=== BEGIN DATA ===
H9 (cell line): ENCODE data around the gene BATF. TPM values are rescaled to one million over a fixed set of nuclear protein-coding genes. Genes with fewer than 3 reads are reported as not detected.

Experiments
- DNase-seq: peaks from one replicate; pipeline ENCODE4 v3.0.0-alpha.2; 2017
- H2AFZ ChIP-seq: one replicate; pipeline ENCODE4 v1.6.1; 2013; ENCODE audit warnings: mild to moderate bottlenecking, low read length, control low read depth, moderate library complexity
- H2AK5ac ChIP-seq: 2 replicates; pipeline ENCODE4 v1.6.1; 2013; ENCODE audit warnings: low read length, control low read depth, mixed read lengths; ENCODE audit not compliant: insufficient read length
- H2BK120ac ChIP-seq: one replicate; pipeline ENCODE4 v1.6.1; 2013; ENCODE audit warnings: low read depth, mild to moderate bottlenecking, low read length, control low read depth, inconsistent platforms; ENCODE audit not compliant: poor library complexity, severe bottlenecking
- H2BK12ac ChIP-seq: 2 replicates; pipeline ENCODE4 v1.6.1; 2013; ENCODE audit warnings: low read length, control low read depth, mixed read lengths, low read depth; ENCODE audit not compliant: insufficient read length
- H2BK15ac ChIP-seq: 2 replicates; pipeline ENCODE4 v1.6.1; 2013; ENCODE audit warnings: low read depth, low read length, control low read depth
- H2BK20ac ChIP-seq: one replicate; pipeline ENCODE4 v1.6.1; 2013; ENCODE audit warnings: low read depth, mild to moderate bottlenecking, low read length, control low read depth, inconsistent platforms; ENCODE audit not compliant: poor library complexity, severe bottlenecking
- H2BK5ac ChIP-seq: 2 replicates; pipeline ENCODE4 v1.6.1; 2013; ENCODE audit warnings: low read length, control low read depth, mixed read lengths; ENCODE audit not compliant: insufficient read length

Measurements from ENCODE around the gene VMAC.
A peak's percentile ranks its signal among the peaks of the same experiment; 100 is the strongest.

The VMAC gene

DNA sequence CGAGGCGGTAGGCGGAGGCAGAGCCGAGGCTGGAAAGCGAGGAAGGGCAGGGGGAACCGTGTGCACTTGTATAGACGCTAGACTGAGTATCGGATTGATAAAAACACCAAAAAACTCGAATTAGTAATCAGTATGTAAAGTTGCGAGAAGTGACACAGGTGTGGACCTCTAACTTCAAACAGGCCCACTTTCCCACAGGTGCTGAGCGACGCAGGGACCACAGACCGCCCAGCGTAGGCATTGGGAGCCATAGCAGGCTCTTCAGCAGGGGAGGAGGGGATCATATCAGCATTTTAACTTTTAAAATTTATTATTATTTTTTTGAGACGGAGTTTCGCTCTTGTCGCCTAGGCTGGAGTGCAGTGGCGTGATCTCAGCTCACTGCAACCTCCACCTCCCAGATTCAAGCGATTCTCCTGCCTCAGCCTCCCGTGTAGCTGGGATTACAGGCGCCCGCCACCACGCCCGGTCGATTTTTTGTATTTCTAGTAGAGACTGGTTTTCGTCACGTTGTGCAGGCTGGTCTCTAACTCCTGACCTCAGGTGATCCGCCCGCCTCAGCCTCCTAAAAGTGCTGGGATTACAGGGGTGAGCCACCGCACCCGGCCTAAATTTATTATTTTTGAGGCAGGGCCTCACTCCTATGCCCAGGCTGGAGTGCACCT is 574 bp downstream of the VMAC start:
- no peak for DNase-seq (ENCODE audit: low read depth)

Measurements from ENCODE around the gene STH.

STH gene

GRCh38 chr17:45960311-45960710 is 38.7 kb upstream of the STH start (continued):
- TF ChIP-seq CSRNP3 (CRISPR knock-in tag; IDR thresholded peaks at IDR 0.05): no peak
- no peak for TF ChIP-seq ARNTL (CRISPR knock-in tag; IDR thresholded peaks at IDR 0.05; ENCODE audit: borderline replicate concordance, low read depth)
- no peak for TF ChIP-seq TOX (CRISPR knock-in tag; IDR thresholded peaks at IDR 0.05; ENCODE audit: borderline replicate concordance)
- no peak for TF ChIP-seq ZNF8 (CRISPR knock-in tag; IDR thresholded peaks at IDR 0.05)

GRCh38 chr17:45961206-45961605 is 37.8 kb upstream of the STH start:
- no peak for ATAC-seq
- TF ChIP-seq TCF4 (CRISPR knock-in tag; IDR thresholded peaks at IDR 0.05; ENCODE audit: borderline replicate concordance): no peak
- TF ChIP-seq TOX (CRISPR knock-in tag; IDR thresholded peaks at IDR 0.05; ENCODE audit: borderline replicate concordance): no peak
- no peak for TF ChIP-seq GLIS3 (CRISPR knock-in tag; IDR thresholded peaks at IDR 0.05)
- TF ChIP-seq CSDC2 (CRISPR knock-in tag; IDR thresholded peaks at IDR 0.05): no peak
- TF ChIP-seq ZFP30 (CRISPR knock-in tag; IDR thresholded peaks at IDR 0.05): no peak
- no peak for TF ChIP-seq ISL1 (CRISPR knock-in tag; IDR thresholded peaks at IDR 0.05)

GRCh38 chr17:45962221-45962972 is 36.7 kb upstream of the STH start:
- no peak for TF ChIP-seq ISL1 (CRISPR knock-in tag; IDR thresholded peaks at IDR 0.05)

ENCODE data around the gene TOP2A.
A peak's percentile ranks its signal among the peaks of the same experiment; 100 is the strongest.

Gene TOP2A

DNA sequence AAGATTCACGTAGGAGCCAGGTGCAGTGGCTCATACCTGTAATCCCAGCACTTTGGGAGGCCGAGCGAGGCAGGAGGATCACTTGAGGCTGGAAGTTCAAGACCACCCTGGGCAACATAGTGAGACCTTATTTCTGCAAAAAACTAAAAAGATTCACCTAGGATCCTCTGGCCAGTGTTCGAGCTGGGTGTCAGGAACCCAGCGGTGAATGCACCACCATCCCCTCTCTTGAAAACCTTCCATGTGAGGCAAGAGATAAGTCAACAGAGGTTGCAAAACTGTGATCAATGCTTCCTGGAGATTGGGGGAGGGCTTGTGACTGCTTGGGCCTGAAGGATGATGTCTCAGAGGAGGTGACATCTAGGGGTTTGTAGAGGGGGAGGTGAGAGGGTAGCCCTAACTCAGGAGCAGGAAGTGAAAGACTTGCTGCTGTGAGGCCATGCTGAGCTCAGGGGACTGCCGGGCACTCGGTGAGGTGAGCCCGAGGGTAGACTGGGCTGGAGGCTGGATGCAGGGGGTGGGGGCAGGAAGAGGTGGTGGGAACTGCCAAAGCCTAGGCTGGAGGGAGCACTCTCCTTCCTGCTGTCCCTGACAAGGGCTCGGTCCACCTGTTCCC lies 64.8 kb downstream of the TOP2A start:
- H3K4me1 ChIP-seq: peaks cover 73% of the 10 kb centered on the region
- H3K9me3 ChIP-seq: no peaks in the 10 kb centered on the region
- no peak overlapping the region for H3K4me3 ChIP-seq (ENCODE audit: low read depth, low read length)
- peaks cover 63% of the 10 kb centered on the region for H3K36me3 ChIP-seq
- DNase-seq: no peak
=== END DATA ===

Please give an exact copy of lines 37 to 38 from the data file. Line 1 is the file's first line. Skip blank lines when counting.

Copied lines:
- H3K4me1 ChIP-seq: peaks cover 73% of the 10 kb centered on the region
- H3K9me3 ChIP-seq: no peaks in the 10 kb centered on the region